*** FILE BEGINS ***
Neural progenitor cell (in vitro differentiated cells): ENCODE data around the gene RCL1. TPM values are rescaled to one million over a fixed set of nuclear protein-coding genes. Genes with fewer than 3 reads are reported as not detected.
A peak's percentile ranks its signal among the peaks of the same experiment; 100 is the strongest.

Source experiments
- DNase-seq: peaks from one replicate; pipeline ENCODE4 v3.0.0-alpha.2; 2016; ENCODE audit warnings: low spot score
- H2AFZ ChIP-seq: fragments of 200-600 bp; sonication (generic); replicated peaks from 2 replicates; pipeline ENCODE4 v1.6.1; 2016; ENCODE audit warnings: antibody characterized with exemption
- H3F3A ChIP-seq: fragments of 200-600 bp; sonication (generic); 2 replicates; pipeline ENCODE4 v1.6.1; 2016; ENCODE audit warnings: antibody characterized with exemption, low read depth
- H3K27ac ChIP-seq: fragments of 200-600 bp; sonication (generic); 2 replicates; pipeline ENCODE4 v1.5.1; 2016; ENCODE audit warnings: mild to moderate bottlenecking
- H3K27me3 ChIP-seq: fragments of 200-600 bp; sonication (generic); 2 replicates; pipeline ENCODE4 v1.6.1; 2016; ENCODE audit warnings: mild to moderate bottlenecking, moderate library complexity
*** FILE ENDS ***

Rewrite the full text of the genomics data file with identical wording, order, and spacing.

Neural progenitor cell (in vitro differentiated cells): ENCODE data around the gene RCL1. TPM values are rescaled to one million over a fixed set of nuclear protein-coding genes. Genes with fewer than 3 reads are reported as not detected.
A peak's percentile ranks its signal among the peaks of the same experiment; 100 is the strongest.

Source experiments
- DNase-seq: peaks from one replicate; pipeline ENCODE4 v3.0.0-alpha.2; 2016; ENCODE audit warnings: low spot score
- H2AFZ ChIP-seq: fragments of 200-600 bp; sonication (generic); replicated peaks from 2 replicates; pipeline ENCODE4 v1.6.1; 2016; ENCODE audit warnings: antibody characterized with exemption
- H3F3A ChIP-seq: fragments of 200-600 bp; sonication (generic); 2 replicates; pipeline ENCODE4 v1.6.1; 2016; ENCODE audit warnings: antibody characterized with exemption, low read depth
- H3K27ac ChIP-seq: fragments of 200-600 bp; sonication (generic); 2 replicates; pipeline ENCODE4 v1.5.1; 2016; ENCODE audit warnings: mild to moderate bottlenecking
- H3K27me3 ChIP-seq: fragments of 200-600 bp; sonication (generic); 2 replicates; pipeline ENCODE4 v1.6.1; 2016; ENCODE audit warnings: mild to moderate bottlenecking, moderate library complexity